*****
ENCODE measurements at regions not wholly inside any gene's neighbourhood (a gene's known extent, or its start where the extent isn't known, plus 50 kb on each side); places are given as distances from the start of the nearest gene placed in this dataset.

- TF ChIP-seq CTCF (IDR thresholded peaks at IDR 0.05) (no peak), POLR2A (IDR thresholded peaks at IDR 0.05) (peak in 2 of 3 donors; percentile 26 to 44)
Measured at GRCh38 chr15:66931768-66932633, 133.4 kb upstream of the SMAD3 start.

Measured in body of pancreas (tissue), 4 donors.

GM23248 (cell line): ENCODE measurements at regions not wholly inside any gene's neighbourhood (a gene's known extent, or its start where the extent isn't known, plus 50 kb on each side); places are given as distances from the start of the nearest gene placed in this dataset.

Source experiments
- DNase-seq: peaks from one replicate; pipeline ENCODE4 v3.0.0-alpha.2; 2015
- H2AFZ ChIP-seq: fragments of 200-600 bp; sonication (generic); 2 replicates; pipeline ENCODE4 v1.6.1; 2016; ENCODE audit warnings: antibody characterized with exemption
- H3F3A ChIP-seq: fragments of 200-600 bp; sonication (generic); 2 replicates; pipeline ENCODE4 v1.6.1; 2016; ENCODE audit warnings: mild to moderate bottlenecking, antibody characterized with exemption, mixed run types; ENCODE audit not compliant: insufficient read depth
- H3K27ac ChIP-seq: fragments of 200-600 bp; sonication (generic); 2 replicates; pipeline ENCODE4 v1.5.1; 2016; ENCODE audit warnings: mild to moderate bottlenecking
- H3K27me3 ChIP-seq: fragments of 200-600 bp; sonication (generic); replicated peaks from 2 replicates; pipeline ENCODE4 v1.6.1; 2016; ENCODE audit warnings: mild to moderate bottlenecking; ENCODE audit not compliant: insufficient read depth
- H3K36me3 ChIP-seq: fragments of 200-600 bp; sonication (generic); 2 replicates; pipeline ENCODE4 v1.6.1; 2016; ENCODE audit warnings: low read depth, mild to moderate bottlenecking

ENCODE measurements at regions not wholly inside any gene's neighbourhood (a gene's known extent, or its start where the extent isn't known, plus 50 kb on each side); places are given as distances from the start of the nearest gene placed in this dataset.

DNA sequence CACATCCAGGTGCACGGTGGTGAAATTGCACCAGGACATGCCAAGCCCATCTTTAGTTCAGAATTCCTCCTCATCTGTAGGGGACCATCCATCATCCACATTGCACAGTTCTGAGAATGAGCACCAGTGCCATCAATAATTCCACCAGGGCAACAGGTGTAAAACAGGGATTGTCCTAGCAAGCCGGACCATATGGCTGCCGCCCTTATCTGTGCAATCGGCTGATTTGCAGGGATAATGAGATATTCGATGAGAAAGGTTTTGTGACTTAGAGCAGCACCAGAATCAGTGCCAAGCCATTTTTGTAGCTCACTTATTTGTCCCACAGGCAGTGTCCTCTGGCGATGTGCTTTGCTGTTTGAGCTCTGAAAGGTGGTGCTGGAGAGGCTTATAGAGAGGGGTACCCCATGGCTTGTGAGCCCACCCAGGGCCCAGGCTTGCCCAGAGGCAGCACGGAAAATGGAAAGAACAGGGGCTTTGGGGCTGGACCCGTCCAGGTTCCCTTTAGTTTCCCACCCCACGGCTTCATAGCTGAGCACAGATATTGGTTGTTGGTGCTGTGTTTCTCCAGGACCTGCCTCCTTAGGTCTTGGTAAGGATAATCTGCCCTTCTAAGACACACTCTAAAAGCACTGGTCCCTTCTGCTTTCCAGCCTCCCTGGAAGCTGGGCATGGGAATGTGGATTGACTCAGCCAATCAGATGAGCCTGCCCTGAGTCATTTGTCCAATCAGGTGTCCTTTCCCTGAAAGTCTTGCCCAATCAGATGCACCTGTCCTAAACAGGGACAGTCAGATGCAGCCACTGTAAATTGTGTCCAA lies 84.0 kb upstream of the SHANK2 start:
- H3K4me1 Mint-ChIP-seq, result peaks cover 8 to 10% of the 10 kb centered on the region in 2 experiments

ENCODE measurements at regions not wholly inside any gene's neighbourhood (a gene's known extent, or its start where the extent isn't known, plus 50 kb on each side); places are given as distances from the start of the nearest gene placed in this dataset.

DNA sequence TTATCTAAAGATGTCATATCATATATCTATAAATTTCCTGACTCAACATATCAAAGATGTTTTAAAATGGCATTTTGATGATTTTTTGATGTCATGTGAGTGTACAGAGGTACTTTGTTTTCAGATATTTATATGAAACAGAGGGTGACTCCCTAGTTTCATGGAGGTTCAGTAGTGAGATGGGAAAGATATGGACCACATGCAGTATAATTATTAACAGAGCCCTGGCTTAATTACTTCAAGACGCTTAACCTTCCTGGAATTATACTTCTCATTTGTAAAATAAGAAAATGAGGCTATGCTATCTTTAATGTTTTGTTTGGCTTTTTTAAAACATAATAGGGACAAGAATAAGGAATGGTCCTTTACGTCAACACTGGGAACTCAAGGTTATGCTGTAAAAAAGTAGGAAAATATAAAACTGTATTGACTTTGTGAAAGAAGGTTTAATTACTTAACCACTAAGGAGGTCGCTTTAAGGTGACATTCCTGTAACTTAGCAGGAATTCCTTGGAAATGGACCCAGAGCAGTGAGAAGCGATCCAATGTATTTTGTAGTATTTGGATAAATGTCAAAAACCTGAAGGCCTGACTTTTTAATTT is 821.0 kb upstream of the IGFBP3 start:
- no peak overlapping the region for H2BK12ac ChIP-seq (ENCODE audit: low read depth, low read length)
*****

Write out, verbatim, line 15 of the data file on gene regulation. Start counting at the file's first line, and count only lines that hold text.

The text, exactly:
- H3K4me1 Mint-ChIP-seq, result peaks cover 8 to 10% of the 10 kb centered on the region in 2 experiments